SURE case study

Mobile app SURE Recovery is empowering people who are using substances or alcohol to control their own recovery path, focusing on the aspects that are most important to them.

The free app, which is currently being piloted, has been developed by King’s College London in partnership with Mindwave and co-designed with end users. It allows individuals to track their recovery and achieve personal goals which they can set themselves; the hope is that this approach will support addiction recovery rates amongst people experiencing problems with alcohol and other drugs.


NHS Digital data shows that in 2018/19 over 250,000 people were treated for substance or alcohol addiction in England. Many people affected by addiction are supported by key workers in drug charities and services across the country who work to help them towards recovery.

These organisations typically use paper-based tools to track recovery; each time an individual attends an appointment with their keyworker, the two work together to complete questionnaires on the SURE (Substance Use Recovery Evaluator) and SUSS (Substance Use Sleep Scale) measures. These allow individuals to track their recovery and monitor progress across key areas of wellbeing and quality of life.

Researchers at the National Addiction Centre, King’s College London wanted to explore how empowering people to play a greater role in tracking and managing their recovery would have a positive impact on the speed and quality of that recovery. They felt that service users may respond better, and give more accurate answers to sensitive questions if they could choose when and how often to complete the measures.

The College set up a pilot project, working together with Mindwave; Action on Addiction; and the Biomedical Research Centre for Mental Health, King’s College London, to develop an app which service users could use to complete the measures at a time and frequency of their own choosing.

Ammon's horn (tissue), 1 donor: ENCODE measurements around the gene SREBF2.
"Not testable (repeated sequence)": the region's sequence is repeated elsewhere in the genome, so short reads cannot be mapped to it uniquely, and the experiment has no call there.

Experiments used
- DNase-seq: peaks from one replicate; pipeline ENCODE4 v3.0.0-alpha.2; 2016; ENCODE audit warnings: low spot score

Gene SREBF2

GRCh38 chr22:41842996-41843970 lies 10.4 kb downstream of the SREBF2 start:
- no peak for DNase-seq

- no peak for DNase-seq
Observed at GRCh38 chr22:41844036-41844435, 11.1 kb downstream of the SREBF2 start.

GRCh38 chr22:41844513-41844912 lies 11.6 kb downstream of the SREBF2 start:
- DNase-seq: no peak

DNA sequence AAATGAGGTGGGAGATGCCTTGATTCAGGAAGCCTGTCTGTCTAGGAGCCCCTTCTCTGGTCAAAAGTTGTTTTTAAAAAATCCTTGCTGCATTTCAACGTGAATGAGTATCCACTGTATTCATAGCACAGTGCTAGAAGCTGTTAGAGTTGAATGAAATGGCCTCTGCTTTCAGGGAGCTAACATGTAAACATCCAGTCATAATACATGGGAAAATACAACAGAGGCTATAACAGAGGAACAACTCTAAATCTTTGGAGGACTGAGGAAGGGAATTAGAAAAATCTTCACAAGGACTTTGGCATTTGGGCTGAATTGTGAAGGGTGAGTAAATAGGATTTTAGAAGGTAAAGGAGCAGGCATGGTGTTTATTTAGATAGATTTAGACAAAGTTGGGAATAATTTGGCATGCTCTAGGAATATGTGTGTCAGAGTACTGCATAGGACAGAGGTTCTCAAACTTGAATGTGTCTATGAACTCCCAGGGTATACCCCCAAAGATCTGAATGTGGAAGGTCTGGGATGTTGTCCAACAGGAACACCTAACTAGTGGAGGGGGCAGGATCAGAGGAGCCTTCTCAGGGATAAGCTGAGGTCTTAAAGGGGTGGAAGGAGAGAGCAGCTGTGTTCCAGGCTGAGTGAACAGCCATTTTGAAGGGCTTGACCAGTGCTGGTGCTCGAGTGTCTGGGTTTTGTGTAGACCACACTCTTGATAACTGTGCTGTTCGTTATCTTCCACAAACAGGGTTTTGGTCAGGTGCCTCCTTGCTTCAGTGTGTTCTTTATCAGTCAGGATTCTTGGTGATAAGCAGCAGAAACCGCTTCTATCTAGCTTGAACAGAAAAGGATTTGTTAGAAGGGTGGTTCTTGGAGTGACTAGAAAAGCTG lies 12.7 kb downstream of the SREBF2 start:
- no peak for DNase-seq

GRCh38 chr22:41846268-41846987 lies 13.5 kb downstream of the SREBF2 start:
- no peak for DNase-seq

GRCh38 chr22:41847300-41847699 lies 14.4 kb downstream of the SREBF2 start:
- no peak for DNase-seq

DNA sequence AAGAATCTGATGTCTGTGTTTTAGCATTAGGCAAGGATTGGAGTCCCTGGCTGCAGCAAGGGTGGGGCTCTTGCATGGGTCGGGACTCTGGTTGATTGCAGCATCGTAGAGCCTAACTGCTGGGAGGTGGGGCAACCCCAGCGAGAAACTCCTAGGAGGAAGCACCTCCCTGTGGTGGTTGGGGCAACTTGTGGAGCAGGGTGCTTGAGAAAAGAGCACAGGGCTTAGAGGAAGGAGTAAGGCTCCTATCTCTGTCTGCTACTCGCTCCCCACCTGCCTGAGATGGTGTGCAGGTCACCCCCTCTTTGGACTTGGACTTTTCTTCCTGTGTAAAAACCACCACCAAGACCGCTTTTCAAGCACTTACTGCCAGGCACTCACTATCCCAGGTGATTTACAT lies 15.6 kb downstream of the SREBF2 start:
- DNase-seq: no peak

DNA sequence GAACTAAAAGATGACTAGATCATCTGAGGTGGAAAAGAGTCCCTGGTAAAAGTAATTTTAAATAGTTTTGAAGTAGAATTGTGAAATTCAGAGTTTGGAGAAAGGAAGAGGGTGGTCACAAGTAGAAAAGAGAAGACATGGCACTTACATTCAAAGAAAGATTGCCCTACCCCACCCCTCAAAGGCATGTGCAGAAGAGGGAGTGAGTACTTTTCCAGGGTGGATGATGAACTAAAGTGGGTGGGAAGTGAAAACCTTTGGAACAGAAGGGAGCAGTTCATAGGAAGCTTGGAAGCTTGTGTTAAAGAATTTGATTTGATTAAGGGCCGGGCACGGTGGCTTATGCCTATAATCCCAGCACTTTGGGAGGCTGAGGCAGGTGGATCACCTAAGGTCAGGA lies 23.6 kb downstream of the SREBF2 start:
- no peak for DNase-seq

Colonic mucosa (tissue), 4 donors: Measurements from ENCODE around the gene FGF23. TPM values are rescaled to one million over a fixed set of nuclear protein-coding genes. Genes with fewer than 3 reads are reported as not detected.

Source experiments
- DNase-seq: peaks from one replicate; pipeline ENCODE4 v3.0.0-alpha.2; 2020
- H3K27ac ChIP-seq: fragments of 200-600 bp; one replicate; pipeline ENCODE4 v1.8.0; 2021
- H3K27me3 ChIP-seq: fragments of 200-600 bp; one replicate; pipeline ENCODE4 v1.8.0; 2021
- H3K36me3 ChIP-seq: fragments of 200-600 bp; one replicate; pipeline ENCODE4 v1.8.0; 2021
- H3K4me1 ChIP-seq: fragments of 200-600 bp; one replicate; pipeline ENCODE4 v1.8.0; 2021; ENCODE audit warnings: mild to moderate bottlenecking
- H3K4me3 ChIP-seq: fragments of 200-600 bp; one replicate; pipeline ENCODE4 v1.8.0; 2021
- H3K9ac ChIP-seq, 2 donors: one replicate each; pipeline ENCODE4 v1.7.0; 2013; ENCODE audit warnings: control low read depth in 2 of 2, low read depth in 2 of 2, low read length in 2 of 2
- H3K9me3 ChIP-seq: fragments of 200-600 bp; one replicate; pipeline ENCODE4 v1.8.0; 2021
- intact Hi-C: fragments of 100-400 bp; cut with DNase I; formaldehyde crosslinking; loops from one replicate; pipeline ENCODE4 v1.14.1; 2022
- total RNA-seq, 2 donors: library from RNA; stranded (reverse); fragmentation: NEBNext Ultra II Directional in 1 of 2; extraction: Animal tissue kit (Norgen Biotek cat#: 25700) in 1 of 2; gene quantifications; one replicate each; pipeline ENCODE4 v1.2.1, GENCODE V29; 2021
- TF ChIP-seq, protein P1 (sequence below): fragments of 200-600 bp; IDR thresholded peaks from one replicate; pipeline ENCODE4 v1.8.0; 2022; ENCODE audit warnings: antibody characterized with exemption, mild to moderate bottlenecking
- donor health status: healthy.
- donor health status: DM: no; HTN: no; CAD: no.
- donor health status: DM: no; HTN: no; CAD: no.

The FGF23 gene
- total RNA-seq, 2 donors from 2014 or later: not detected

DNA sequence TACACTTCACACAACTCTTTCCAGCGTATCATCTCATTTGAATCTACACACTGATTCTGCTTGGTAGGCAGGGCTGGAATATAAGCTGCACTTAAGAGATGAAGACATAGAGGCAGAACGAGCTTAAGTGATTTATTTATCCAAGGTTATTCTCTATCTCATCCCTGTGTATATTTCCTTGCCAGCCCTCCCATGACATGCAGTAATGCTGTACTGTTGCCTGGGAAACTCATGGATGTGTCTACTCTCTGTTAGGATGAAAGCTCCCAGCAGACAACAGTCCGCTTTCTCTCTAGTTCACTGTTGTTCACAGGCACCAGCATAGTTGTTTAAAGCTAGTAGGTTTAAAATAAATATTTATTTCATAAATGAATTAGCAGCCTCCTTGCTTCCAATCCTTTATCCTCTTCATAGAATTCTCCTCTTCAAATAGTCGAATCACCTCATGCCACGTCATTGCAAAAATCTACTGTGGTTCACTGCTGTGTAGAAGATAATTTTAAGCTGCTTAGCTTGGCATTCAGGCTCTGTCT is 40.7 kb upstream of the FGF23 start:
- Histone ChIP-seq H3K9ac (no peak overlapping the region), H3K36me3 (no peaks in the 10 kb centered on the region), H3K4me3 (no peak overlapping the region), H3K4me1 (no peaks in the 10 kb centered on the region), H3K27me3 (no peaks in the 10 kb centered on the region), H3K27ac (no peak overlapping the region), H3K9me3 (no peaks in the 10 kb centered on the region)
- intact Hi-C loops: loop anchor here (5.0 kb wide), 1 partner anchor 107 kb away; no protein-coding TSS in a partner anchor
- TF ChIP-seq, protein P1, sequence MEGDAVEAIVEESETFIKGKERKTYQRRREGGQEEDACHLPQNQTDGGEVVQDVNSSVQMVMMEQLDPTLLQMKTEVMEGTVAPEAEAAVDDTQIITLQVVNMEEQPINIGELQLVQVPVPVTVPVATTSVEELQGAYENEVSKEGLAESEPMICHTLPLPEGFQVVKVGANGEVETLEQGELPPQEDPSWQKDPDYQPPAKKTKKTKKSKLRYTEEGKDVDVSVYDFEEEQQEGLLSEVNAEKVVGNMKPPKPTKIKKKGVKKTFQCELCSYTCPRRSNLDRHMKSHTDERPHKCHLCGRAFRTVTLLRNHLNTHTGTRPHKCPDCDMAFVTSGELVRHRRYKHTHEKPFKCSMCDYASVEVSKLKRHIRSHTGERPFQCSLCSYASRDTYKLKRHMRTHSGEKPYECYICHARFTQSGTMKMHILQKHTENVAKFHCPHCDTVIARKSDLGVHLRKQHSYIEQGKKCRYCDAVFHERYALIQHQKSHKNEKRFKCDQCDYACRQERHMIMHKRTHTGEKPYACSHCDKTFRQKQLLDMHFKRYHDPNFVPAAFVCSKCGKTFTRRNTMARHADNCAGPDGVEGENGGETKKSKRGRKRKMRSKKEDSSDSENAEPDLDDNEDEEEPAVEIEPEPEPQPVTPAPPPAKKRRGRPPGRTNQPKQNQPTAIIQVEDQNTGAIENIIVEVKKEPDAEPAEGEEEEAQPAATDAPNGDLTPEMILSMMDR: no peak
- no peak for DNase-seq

Mindwave worked in partnership with researchers and clinicians from King’s College London, as well as people with lived experience of drug and alcohol problems, to jointly design and develop the native iOS and Android app. SURE Recovery can be used by anyone who is using alcohol or other drugs, in recovery, or thinking about recovery, to track their progress and access vital information and support. 

By speaking to people at different stages of recovery and gathering their ideas and feedback through numerous interviews and workshops, the team identified six key features to include in the app, including the SURE and SUSS measures.

Individuals can now fill in these measures whenever they wish and see their progress charted on a graph. The app can be used to track all areas of recovery, including drinking and drug use, self-care, relationships, material resources, and outlook on life. Individuals can track their scores over time and get personalised text feedback including information and tips each time they use the tracker.

A diary feature enables individuals to record their thoughts and feelings, things they feel grateful for or happy about, or a simple note for the day, all in one safe place.

SURE Recovery also provides support in the form of a shared artwork gallery, showcasing artwork from people with lived experience; a free downloadable book about the lives of heroin users; and potentially life-saving information, including an emergency training video, about the drug Naloxone which can be used to reverse the effects of opioid overdose. Individuals can test and track how much they know about Naloxone – knowledge which could save a life.


SURE Recovery was launched in September 2019. Mindwave have recently designed and integrated a new section of the app providing specific support around Covid-19, which will enable King’s College London to collect data on the effects of the pandemic on the wellbeing of people with addiction. Overtime, insights from the app could help drug charities and services to tailor the support they provide to their service users.


“We have really enjoyed working with Mindwave. They are a creative and engaging group of people who share our passion for user-focused design. When we encountered problems, they were there, giving us confidence and support, solving problems, and ensuring that we managed to create an app that we love.”
Professor Joanna Neale,
Professor in Addictions Qualitative Research, National Addiction Centre